The only caveat is will you have enough low end power to get going?
If you sail in steady winds (and it sounds like you do not there in Hong Kong) trimming your rig for max top end is for sure the way to go, you just need to select a sail size that
will get you to max. speed.
In gusty winds, it's more difficult since you have to have the power to get up to speed so the flatter profile can give you the max. speed.
I do not know if it "reduces downforce", but I am sure that more downhaul gives you a better profile with less overall drag.
Moving the mast foot back also makes the board ride higher, with less wetted surface to reduce the drag even further.
Combine the two, and run right on the edge of losing control, and you will be your fastest.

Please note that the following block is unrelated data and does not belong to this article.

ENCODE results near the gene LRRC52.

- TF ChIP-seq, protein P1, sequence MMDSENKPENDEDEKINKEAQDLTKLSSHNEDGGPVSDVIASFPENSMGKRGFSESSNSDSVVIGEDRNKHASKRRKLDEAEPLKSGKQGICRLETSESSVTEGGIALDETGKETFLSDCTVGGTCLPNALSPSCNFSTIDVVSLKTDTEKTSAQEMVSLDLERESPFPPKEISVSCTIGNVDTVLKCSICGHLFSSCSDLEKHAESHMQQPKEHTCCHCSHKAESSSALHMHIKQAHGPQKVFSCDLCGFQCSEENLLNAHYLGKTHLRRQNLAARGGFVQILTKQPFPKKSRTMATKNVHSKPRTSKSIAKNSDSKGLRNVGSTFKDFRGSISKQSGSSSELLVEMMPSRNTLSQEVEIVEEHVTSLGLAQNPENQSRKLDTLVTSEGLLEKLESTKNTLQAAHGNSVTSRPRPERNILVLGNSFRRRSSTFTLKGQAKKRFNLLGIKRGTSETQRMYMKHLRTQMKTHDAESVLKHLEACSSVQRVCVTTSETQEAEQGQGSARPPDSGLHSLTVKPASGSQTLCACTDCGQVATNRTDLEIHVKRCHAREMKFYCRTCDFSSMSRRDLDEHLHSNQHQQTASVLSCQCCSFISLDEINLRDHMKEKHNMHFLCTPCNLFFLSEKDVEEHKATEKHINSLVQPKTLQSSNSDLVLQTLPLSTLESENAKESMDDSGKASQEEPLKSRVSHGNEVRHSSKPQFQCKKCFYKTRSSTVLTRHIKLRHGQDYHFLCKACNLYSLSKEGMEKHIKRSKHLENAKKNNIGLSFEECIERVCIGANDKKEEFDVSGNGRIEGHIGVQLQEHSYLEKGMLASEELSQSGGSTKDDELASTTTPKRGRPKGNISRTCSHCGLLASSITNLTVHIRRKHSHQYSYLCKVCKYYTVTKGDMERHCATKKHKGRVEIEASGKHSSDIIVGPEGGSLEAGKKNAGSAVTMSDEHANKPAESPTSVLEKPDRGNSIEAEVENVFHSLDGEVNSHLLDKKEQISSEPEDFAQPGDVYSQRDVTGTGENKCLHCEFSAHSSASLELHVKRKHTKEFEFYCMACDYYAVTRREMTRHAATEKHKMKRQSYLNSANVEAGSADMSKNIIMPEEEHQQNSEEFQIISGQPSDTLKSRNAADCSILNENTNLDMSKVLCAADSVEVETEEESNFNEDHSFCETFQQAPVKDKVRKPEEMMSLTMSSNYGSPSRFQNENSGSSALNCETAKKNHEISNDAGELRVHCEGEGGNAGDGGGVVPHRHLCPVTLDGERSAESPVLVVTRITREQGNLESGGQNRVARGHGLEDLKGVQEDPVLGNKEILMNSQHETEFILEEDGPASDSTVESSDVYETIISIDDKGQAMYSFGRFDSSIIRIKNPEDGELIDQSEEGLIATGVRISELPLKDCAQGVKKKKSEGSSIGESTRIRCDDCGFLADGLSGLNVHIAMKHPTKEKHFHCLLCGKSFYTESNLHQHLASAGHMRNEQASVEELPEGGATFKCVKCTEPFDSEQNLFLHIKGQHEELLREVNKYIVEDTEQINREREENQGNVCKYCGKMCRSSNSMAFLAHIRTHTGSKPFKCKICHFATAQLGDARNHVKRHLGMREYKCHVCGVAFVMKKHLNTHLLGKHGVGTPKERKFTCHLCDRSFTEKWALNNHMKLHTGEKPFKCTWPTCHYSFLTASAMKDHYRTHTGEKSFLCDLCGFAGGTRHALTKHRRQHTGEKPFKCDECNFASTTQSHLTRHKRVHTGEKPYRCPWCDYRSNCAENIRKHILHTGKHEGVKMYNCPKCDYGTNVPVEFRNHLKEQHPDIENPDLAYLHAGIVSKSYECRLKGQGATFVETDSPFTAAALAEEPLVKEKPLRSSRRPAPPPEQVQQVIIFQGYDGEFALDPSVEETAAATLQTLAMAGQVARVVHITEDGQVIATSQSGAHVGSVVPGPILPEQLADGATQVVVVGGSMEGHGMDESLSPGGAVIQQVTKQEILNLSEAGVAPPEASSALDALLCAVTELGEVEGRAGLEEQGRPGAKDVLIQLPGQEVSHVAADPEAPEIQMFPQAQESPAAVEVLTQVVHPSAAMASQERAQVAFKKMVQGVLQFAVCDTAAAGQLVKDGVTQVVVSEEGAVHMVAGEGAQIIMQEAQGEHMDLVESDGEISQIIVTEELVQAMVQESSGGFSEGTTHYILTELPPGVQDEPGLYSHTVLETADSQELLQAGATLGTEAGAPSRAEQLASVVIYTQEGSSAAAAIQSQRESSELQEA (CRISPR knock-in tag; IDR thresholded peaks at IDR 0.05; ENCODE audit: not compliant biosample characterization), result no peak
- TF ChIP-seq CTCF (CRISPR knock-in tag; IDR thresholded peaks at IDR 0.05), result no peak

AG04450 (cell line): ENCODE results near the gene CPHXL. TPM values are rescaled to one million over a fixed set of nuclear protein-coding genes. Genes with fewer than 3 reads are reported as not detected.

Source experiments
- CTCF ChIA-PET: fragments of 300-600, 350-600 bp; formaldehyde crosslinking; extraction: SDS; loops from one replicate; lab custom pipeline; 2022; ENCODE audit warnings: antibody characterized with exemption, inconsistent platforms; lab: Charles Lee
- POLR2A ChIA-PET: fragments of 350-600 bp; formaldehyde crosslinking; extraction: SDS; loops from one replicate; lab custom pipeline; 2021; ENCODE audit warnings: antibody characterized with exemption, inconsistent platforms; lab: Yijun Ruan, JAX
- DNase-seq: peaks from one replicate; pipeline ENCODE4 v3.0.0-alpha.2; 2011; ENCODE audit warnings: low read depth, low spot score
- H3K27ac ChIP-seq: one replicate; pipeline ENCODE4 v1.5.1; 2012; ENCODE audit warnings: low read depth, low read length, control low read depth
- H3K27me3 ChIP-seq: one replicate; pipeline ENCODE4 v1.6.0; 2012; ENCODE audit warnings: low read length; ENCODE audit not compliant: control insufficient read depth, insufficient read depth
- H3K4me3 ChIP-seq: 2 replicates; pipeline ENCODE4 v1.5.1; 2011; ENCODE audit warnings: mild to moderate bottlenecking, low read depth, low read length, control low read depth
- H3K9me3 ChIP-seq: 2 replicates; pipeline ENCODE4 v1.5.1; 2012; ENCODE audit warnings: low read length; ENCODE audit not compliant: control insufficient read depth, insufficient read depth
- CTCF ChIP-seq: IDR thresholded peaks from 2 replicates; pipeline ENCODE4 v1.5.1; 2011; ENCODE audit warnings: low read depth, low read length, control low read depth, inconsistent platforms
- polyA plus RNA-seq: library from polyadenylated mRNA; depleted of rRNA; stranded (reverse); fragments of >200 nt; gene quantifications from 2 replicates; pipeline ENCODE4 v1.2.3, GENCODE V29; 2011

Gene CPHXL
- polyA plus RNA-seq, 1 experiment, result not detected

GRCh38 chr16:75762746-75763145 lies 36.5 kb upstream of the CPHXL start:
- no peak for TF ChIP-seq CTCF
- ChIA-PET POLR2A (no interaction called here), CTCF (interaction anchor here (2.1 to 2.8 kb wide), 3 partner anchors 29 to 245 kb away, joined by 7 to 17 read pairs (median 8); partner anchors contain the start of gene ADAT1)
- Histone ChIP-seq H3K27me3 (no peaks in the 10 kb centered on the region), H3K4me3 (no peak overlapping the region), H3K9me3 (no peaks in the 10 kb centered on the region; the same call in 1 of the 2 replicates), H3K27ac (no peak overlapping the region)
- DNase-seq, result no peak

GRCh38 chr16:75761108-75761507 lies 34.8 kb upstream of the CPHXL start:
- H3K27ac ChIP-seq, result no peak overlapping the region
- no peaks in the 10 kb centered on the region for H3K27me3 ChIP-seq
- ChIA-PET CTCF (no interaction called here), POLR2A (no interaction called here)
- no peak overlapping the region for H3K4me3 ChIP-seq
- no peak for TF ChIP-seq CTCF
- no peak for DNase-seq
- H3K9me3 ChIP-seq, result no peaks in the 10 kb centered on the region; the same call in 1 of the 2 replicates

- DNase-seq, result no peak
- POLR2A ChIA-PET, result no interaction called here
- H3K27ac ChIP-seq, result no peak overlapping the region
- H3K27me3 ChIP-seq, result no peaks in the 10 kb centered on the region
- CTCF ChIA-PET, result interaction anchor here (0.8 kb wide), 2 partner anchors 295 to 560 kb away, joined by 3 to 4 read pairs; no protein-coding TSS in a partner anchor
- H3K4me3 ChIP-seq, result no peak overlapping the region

Also running a smaller fin (one that will spin out at low speeds) and waiting for quite a bit of speed to develop before you really push the fin will reduce the drag even more.
Plus, to go your fastest, you need to sail courses below 100 deg. off the true wind so you really don't need to load the fin much at all.
"Going Deep" can be really scary, but it's where you will be the fastest.
Hope this helps,
23rd June 2010, 06:33 AM
Roger fins are espensive how small a fin can I use on my S/B 160, I weigh 70kilo and use a 10 meter Naish sail, 100% carbon mast and HPL boom?
23rd June 2010, 07:26 AM
Custom formula fins are indeed very expensive.
Older (used) custom fins and stock OEM formula fins are much less expensive.
At 70 Kg. I would think you could go down to around 62 cm safely.
64-66 cm would give you better speed and also most of your upwind capability.
Hope this helps,
23rd June 2010, 11:46 PM
I have the 160, weigh 78 kg and usually keep the mast foot about 2/3 back from the front. I move it about 1/3 back from the front if it is really windy and racing (over 20 knots with an 8.4 or 7.6).
I only use one fin - a Deb R13 70 medium. The custom fins have a much larger wind range than the stock fin. If you aren't racing, then you should go for a much smaller fin as Roger suggests.